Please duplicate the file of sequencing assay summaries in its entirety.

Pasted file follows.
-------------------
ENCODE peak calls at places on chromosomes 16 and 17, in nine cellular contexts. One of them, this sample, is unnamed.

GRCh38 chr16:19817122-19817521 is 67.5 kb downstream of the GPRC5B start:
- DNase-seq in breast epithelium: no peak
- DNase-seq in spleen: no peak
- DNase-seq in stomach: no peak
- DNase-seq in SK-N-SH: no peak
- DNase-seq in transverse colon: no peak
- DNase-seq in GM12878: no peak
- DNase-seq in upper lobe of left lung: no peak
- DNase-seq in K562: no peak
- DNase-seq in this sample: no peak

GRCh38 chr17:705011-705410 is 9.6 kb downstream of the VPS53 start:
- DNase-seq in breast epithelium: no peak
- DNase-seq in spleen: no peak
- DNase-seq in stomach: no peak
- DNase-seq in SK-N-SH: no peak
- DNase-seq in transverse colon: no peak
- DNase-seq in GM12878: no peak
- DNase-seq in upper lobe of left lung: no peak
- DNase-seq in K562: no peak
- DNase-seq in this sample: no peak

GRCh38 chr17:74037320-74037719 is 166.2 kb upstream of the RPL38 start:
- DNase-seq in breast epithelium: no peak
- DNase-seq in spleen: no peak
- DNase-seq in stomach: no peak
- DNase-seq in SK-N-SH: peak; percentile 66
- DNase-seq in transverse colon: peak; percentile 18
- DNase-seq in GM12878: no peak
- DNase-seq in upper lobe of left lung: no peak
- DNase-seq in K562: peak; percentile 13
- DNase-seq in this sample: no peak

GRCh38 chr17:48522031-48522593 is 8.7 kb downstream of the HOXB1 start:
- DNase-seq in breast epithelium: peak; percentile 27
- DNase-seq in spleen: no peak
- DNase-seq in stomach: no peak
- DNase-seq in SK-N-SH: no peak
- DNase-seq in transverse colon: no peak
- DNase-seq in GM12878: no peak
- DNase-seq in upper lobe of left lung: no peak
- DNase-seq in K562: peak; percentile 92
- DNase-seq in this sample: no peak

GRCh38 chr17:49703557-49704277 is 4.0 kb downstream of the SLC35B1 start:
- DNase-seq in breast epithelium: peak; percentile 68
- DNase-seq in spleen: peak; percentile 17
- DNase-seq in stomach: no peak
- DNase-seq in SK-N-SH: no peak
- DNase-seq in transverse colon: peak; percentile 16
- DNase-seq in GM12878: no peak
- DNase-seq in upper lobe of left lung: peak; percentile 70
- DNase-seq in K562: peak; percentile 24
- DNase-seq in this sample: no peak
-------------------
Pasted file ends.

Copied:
ENCODE peak calls at places on chromosomes 16 and 17, in nine cellular contexts. One of them, this sample, is unnamed.

GRCh38 chr16:19817122-19817521 is 67.5 kb downstream of the GPRC5B start:
- DNase-seq in breast epithelium: no peak
- DNase-seq in spleen: no peak
- DNase-seq in stomach: no peak
- DNase-seq in SK-N-SH: no peak
- DNase-seq in transverse colon: no peak
- DNase-seq in GM12878: no peak
- DNase-seq in upper lobe of left lung: no peak
- DNase-seq in K562: no peak
- DNase-seq in this sample: no peak

GRCh38 chr17:705011-705410 is 9.6 kb downstream of the VPS53 start:
- DNase-seq in breast epithelium: no peak
- DNase-seq in spleen: no peak
- DNase-seq in stomach: no peak
- DNase-seq in SK-N-SH: no peak
- DNase-seq in transverse colon: no peak
- DNase-seq in GM12878: no peak
- DNase-seq in upper lobe of left lung: no peak
- DNase-seq in K562: no peak
- DNase-seq in this sample: no peak

GRCh38 chr17:74037320-74037719 is 166.2 kb upstream of the RPL38 start:
- DNase-seq in breast epithelium: no peak
- DNase-seq in spleen: no peak
- DNase-seq in stomach: no peak
- DNase-seq in SK-N-SH: peak; percentile 66
- DNase-seq in transverse colon: peak; percentile 18
- DNase-seq in GM12878: no peak
- DNase-seq in upper lobe of left lung: no peak
- DNase-seq in K562: peak; percentile 13
- DNase-seq in this sample: no peak

GRCh38 chr17:48522031-48522593 is 8.7 kb downstream of the HOXB1 start:
- DNase-seq in breast epithelium: peak; percentile 27
- DNase-seq in spleen: no peak
- DNase-seq in stomach: no peak
- DNase-seq in SK-N-SH: no peak
- DNase-seq in transverse colon: no peak
- DNase-seq in GM12878: no peak
- DNase-seq in upper lobe of left lung: no peak
- DNase-seq in K562: peak; percentile 92
- DNase-seq in this sample: no peak

GRCh38 chr17:49703557-49704277 is 4.0 kb downstream of the SLC35B1 start:
- DNase-seq in breast epithelium: peak; percentile 68
- DNase-seq in spleen: peak; percentile 17
- DNase-seq in stomach: no peak
- DNase-seq in SK-N-SH: no peak
- DNase-seq in transverse colon: peak; percentile 16
- DNase-seq in GM12878: no peak
- DNase-seq in upper lobe of left lung: peak; percentile 70
- DNase-seq in K562: peak; percentile 24
- DNase-seq in this sample: no peak